Orthopedic surgery or orthopedics (also spelled orthopaedic surgery and orthopaedics in British English) is the branch of surgery concerned with conditions involving the musculoskeletal system. Orthopedic surgeons use both surgical and nonsurgical means to treat musculoskeletal trauma, sports injuries, degenerative diseases, infections, tumors, and congenital disorders.
Nicholas Andry coined the word "orthopaedics" in French as orthopedie, derived from the Greek words orthos ("correct", "straight") and paideion ("child"), when he published Orthopedie (translated as Orthopaedia: or the Art of Correcting and Preventing Deformities in Children) in 1741. The correction of spinal and bony deformities became the cornerstone of orthopedic practice.
orthopedic surgeons have typically completed four years of undergraduate education and four years of medical school. Subsequently, these medical school graduates undergo residency training in orthopedic surgery. The five-year residency consists of one year of general surgery training followed by four years of training in orthopedic surgery.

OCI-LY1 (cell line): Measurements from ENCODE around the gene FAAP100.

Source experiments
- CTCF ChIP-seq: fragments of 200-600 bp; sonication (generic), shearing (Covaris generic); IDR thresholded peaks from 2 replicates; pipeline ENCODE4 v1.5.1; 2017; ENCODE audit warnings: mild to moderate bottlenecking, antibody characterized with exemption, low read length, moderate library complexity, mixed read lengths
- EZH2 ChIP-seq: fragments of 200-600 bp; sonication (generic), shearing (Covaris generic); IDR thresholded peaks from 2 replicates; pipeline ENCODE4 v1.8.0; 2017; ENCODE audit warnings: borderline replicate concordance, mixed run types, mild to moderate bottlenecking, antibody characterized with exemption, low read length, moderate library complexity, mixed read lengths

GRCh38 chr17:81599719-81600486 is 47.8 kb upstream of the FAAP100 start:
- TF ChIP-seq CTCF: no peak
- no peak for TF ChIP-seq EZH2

Selection for residency training in orthopedic surgery is very competitive. Approximately 700 physicians complete orthopedic residency training per year in the United States. About 10 percent of current orthopedic surgery residents are women; about 20 percent are members of minority groups. There are approximately 20,400 actively practicing orthopedic surgeons and residents in the United States. According to the latest Occupational Outlook Handbook (2011–2012) published by the United States Department of Labor, between 3–4% of all practicing physicians are orthopedic surgeons.